Do you have a real brand?

In his inimitable style, Forum columnist John Bradley suggests a reality check for manufacturers (page 59), essentially: 'Do you have a real brand, or just a product with a name?'

In his inimitable style, Forum columnist John Bradley suggests a reality check for manufacturers (page 59), essentially: ‘Do you have a real brand, or just a product with a name?’

Given that his criteria includes ‘worth switching stores for’ there’s likely more in the product-with-name camp than most would care to admit. His shortlist of real brands includes Häagen Dazs and Tropicana – I’d add Tide, Kraft peanut butter, Campbell’s soup and Tostitos to that list – and it got me pondering, what makes a brand worth holding out for these days?

Brand preferences spring from some unfathomable combination of perceived betterness and entrenched beliefs, but certainly visibility, support and innovation get them and keep them on the list. ‘Taste above all,’ while an inspired tagline, doesn’t cut it anymore – it’s not enough to rest one’s brand laurels on superior product alone. In the quest for the holy grail of loyalty, brand managers are definitely trying harder, and on more fronts than their predecessors.

A lot of these efforts focus around being more entertaining. There seem to be a lot of brands that want to be a videogame or a TV show – and for some that works (Burger King, Axe). But it’s tricky; does ‘content creation’ make you want to buy a car, or a coffeemaker? There are also a slew of brands asking consumers to provide the entertainment themselves – submit your photos, stories, jokes, songs, ads even – and I suspect that the effect, if any, is short-term for many. Aren’t consumers supposed to be time-starved? The primary shopper – the working mom – certainly is. So to help explore the secrets of real brands, here’s a few that working moms of my acquaintance are loyal to and why.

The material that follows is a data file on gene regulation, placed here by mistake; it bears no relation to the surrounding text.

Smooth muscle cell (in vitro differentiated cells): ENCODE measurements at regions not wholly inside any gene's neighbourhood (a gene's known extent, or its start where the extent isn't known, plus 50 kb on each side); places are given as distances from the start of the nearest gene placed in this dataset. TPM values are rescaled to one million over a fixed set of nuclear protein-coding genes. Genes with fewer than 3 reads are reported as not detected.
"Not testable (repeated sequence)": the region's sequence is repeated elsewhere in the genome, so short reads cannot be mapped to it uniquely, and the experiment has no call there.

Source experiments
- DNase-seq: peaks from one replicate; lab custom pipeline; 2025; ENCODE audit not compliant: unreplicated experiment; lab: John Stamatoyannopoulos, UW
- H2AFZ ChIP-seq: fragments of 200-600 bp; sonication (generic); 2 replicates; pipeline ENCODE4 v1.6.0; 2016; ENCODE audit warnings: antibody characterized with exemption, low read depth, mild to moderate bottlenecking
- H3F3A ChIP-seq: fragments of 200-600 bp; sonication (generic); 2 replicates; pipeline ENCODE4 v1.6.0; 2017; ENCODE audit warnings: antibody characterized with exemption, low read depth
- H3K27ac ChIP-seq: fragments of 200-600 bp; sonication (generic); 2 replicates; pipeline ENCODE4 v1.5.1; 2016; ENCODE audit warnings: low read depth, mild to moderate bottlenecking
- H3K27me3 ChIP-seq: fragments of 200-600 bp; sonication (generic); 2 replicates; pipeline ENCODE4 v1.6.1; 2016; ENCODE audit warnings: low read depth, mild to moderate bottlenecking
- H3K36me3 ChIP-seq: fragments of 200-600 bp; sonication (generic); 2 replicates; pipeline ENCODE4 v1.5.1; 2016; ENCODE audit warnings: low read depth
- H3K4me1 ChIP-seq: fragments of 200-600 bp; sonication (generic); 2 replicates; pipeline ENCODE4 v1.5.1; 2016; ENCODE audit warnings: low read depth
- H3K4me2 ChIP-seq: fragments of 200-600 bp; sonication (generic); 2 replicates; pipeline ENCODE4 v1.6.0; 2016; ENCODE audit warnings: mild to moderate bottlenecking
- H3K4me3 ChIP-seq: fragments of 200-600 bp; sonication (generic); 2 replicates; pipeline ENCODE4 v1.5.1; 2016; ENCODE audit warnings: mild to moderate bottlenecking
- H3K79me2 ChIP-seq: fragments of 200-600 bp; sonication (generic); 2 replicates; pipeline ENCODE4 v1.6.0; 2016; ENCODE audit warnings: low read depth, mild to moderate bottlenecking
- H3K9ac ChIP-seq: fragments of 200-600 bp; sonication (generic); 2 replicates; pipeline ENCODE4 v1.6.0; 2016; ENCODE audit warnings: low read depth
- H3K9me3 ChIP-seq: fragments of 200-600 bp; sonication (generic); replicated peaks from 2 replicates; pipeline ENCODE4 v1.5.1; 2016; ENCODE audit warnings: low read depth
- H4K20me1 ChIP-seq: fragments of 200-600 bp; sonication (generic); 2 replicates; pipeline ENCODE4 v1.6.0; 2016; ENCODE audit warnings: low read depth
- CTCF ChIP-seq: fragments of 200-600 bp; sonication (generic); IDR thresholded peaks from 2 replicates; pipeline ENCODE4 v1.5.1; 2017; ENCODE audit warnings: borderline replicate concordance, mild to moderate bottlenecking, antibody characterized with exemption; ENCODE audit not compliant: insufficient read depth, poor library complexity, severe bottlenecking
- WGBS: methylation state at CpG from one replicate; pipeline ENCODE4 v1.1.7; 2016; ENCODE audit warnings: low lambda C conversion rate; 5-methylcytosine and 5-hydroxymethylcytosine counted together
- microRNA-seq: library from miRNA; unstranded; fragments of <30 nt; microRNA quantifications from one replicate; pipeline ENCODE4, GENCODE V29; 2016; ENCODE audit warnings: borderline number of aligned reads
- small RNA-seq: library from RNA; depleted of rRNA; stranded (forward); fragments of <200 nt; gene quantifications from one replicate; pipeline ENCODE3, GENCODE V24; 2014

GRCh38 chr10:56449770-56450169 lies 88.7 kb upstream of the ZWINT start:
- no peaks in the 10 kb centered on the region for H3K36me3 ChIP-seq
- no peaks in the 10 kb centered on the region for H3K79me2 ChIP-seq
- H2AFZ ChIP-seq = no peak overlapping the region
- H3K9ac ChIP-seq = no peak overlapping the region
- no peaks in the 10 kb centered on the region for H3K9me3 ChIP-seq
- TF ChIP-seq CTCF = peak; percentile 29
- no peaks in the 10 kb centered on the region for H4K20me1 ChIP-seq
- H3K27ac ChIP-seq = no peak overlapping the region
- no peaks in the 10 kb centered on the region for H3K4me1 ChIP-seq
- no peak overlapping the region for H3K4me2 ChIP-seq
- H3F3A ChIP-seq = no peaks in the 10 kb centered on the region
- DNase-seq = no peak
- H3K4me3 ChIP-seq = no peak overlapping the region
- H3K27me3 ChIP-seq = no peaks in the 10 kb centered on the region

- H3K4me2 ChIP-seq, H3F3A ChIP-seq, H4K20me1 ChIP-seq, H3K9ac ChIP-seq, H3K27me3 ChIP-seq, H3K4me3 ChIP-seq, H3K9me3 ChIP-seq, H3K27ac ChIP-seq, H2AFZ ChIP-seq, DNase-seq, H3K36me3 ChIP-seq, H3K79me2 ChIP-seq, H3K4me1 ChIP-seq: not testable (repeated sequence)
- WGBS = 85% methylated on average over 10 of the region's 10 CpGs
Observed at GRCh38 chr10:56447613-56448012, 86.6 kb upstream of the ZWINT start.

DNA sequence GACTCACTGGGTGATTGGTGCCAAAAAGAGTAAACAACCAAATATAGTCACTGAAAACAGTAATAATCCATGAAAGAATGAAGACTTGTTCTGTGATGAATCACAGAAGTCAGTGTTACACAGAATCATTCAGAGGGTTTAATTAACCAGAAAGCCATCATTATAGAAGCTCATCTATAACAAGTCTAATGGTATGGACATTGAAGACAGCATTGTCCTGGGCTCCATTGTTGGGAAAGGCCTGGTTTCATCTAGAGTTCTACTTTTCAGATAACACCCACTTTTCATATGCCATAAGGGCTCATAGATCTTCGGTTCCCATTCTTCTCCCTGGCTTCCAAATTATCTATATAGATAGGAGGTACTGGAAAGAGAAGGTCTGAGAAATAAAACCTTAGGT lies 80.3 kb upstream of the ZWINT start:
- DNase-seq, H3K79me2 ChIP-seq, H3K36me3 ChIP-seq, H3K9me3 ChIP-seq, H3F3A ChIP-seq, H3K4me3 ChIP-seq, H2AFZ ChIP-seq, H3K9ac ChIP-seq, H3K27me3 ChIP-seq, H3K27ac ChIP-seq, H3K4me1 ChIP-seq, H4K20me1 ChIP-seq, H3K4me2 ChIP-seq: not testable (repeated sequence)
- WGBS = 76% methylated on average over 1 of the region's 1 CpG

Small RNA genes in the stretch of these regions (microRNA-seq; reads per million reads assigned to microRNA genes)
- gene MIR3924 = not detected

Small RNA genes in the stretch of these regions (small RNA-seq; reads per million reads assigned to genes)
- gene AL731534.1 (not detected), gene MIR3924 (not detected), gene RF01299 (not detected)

Shoppers Drug Mart. Most recently it’s all about the Optimum rewards program. There already was an enviable amount of loyalty just with house brands and the magazine, but now it’s daft to frequent any other retailer when gas coupons and movie passes are to be had. I even bought a video iPod there. And I’m not alone in this behaviour: Canada is miles ahead of the U.S. (51%) in terms of retail loyalty program participation.

Dove. It’s become cliché, but in any category where there’s a Dove product on offer – from soap to deodorant – it’s now my default. Since most of the line is relatively new, it’s meant a switch in many cases. I also hear this from other women, and the sales figures prove it. We reward Real Beauty and the self-esteem messaging.

To summarize: beyond quality, add useful, relevant and interesting to the checklist. Real benefits, real relationships. That’s what real brands are made of. If that includes UGC, so be it.

This issue we’ve put the spotlight on marketers who lead efforts that build true brands. Canada’s top marketers, as nominated by the industry and voted on by our brand management-side readers, include:

Unilever’s Geoff Craig – the high scorer – who ebulliently leads the teams that continue to bring you smart, breakthrough work such as Dove, Axe and Hellman’s.

Ron Bertram of Nintendo, for giving the ever-hot Wii even more heat via programs that reach the whole family, and forged a unique (and more senior) brain health position for DS.

Mario D’Amico, who spearheads global branding for Cirque du Soleil. He juggles foreign market penetration with U.S. growth and new business ventures, and makes it all look easy.

Nancy Cardinal, who is improving on the already impressive LCBO marketing program, adding and reinforcing consumer touchpoints and delving into an educational strategy.

And SDM’s Michele Slepekis, who’s been busily adding incentive partners to Optimum, expanding and upscaling the beauty side, and introducing more to love – like the Boots line.

No individual effort makes it all happen, but this issue identifies the people who have led the savviest, most successful marketing programs and/or the teams behind them. Just because we’re Canadian, there’s no reason not to recognize great leadership. cheers,mm

Mary Maddever, exec editor, strategy and Media in Canada